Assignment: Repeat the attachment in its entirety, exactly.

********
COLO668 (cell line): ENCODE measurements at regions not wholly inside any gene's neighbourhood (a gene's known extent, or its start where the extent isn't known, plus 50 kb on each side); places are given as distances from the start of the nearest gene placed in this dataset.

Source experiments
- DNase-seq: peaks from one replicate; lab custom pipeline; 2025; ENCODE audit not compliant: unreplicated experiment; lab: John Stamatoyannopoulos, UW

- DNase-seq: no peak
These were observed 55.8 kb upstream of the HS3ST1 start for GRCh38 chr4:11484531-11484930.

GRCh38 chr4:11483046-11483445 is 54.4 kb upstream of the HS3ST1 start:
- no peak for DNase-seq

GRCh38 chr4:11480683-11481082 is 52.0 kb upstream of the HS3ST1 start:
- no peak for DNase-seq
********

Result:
COLO668 (cell line): ENCODE measurements at regions not wholly inside any gene's neighbourhood (a gene's known extent, or its start where the extent isn't known, plus 50 kb on each side); places are given as distances from the start of the nearest gene placed in this dataset.

Source experiments
- DNase-seq: peaks from one replicate; lab custom pipeline; 2025; ENCODE audit not compliant: unreplicated experiment; lab: John Stamatoyannopoulos, UW

- DNase-seq: no peak
These were observed 55.8 kb upstream of the HS3ST1 start for GRCh38 chr4:11484531-11484930.

GRCh38 chr4:11483046-11483445 is 54.4 kb upstream of the HS3ST1 start:
- no peak for DNase-seq

GRCh38 chr4:11480683-11481082 is 52.0 kb upstream of the HS3ST1 start:
- no peak for DNase-seq